Of course, I didn’t tell my wife. She wouldn’t have been able to handle it. She didn’t have the same resolve, the same fortitude, that I had. She would’ve broken down, she would’ve admitted something to somebody, and it would have all been for naught.

I remember the morning of that day. I didn’t even say goodbye to my son. I smiled, I waved, but I didn’t say anything. To be honest, I didn’t quite trust myself. I was concerned that, if I said anything to him, I might say something that would warn him, somehow, of what was going to happen. But he was my son, and he had to die as a sacrifice for the greater good. Like Jesus. God let him die for the greater good.

Everything went to plan, mostly. He was tackled by one of the kids, this senior that was in football and probably thought that he’d get some girls if he was the “self-sacrificial” one to take out the shooter. That little prick didn’t know anything about sacrifice, until the moment the gun was pointed at him. He was dead, my son was dead, and the shooter was dead.

I’ll admit, I felt paranoid here and there. But I had the “taboo protection”. If anyone suspected me of providing the shooter with weapons, there’s no way they could suggest it without being torn apart by the press and public. Survivors and parents of victims are immune to all criticism. I knew this, sure, but I was still paranoid every now and then.

My wife was upset, as expected. I played the part of a supportive husband quite well, if I do say so myself. Because the part was natural. I cared about my wife, I cared about my son. I just cared about killing Trump even more. Why can’t a man do both?

I hadn’t anticipated all the reporters and interviewers and all. I had kind of expected that we’d just be invited over to the white house or some shit. But, again, I played the part of a grieving parent well because, again, it was natural. Just a matter of switching modes.

I cried, my voice choked, I swore at the lawmakers and politicians and NRA and anything else I could grab onto long enough to tear to shreds.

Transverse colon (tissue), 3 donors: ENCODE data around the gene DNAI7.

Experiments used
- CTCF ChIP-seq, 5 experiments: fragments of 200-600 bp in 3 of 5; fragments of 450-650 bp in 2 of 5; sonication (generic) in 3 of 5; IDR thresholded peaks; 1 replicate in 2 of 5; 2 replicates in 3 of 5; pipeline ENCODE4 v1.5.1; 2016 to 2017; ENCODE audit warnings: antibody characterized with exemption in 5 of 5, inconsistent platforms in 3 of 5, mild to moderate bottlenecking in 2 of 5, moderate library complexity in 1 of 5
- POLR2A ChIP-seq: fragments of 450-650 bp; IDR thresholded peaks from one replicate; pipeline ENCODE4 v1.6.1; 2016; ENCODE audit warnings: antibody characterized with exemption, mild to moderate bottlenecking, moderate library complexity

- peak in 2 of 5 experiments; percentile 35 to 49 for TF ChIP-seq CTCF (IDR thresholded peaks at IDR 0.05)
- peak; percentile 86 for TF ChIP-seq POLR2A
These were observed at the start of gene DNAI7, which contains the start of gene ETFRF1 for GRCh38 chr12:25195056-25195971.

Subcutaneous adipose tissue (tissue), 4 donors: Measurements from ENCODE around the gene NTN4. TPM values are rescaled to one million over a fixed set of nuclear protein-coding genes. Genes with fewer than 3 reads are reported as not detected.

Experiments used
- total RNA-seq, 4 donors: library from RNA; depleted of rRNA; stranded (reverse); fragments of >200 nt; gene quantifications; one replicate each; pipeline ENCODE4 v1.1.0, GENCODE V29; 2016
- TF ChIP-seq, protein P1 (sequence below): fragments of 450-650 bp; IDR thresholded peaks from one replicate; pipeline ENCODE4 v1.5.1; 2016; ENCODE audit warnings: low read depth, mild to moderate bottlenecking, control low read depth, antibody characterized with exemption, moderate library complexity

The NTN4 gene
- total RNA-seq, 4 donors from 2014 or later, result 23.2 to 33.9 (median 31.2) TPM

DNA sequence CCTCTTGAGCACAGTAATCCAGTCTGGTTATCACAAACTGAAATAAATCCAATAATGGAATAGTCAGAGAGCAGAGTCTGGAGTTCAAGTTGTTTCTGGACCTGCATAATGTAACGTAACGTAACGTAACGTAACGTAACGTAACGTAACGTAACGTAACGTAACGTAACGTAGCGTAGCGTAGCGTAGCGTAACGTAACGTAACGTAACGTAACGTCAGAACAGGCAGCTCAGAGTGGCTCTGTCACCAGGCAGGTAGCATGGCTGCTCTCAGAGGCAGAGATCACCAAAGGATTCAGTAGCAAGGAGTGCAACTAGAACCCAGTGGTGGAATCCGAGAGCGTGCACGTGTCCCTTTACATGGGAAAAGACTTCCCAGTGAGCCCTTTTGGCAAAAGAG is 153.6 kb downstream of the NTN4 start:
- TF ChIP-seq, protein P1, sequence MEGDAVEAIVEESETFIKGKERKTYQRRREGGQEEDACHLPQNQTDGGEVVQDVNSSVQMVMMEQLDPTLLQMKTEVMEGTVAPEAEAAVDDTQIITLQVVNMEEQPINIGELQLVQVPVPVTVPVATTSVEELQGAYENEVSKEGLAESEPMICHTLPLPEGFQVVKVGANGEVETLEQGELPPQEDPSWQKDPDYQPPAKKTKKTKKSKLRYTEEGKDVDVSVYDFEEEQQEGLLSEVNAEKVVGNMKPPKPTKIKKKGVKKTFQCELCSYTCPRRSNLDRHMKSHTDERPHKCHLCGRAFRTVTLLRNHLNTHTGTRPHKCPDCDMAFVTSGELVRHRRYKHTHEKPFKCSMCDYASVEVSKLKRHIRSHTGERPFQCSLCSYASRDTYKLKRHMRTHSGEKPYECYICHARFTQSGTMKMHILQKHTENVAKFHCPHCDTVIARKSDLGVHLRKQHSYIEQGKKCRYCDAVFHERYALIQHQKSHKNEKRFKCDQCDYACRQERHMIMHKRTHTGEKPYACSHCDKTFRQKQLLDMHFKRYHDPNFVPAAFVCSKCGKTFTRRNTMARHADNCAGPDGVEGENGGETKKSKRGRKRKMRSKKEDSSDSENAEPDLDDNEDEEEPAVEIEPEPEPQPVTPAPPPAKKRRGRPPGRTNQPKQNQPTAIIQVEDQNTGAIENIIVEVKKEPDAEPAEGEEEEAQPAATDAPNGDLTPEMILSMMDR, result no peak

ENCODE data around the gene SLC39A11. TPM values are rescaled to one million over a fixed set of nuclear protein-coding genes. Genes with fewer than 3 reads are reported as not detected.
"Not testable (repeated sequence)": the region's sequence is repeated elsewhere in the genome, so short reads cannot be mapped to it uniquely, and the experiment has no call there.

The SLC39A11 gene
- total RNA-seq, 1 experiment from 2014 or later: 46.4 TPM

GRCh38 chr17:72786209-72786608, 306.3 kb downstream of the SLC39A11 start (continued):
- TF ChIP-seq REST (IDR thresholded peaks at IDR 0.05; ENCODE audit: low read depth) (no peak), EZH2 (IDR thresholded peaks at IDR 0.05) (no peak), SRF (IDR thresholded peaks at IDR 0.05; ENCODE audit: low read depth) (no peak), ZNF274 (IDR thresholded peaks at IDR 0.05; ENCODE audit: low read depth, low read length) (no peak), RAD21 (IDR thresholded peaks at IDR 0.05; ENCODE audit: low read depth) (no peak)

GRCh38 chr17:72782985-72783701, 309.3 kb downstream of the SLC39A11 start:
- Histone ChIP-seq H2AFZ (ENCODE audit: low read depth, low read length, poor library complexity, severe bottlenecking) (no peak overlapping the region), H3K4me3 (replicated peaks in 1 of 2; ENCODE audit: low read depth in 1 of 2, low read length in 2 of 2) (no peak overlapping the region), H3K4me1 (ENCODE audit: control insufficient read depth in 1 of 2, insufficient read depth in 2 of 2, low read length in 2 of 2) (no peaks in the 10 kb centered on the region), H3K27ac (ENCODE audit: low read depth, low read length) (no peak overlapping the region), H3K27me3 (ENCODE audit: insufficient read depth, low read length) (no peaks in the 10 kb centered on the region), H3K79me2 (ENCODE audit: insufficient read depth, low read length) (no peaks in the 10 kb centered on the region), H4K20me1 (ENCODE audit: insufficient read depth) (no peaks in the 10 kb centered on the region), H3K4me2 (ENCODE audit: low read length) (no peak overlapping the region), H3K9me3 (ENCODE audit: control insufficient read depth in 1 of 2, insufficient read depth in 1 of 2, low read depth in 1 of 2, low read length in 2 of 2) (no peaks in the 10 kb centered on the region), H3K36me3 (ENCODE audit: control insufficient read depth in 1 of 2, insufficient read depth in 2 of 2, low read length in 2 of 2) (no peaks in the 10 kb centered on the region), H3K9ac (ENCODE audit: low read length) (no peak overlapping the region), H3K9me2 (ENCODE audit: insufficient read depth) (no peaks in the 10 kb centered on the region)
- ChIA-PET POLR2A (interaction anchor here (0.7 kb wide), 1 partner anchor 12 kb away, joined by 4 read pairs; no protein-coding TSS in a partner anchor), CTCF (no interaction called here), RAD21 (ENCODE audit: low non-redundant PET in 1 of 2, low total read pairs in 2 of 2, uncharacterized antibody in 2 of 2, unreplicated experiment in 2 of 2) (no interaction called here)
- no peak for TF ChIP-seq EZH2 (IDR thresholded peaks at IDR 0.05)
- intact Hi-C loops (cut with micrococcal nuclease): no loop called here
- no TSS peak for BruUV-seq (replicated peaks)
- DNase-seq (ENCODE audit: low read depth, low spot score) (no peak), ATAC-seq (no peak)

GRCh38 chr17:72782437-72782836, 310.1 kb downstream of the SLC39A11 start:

Eventually, it was enough. I had sacrificed enough of my time and tears that we were able to pull together another town hall thing. I wasn’t quite sure about the security. I figured I probably wouldn’t be able to sneak a gun in there, but I remembered that movie with those two guys from Freaks and Geeks. They were going to kill Rocket Man (or his dad, not sure which, I was pretty drunk when I saw it) and they had the little strip they would put on their hands that would administer the poison transdermally. I could probably get something like that from that guy who knew that guy or, worst case, make something like it myself.

I don’t really know what Trump said during that meeting. I didn’t have to know what he said. All I had to do was agree with it, to show my support, to get a photo of he and I shaking hands. Which is what I did.

I don’t know how the other parents of victims took what he said. I didn’t really consider them in any of this, so there was no use in starting to care about them now. As I walked up to that podium, that fat yellow man before me, my hand extended, and I hesitated, for just a moment, was this real, was this happening, had I actually won? Had my little idea succeeded?

I smiled, I thanked him, I shook hands. I told him, I actually told him, to his face, that I was glad that someone was making a change. I just didn’t specify who that person was.